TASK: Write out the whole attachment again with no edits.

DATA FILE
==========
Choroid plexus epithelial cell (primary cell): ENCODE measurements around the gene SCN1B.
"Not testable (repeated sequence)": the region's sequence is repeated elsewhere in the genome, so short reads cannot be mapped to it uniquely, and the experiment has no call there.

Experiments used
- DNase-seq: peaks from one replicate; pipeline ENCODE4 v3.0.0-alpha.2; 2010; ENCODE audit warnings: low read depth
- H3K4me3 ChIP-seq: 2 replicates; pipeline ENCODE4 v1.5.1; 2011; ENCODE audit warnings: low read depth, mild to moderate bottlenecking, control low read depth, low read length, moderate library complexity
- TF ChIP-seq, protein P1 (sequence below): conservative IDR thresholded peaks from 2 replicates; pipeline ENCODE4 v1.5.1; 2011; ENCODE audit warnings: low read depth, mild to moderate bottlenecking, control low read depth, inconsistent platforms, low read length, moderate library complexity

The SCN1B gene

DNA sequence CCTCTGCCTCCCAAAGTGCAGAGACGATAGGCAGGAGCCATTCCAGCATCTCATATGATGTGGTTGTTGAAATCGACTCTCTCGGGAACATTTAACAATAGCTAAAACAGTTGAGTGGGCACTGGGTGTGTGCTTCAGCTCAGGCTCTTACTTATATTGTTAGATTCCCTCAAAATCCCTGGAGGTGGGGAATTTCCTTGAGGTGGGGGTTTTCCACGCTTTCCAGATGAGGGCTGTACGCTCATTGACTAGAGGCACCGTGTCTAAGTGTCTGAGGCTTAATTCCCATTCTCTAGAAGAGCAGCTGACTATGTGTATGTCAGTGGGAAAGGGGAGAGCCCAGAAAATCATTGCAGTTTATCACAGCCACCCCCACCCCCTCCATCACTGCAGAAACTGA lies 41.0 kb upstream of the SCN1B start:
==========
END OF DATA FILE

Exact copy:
Choroid plexus epithelial cell (primary cell): ENCODE measurements around the gene SCN1B.
"Not testable (repeated sequence)": the region's sequence is repeated elsewhere in the genome, so short reads cannot be mapped to it uniquely, and the experiment has no call there.

Experiments used
- DNase-seq: peaks from one replicate; pipeline ENCODE4 v3.0.0-alpha.2; 2010; ENCODE audit warnings: low read depth
- H3K4me3 ChIP-seq: 2 replicates; pipeline ENCODE4 v1.5.1; 2011; ENCODE audit warnings: low read depth, mild to moderate bottlenecking, control low read depth, low read length, moderate library complexity
- TF ChIP-seq, protein P1 (sequence below): conservative IDR thresholded peaks from 2 replicates; pipeline ENCODE4 v1.5.1; 2011; ENCODE audit warnings: low read depth, mild to moderate bottlenecking, control low read depth, inconsistent platforms, low read length, moderate library complexity

The SCN1B gene

DNA sequence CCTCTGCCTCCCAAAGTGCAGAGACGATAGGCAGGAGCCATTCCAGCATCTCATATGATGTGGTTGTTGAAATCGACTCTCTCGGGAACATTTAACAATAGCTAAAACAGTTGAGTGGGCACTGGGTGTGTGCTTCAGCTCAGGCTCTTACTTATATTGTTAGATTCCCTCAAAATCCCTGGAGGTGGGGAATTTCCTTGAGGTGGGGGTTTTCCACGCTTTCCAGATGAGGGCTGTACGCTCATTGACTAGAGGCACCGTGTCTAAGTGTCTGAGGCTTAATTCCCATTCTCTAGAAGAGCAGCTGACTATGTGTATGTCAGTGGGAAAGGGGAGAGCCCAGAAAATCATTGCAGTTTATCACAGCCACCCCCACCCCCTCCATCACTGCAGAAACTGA lies 41.0 kb upstream of the SCN1B start: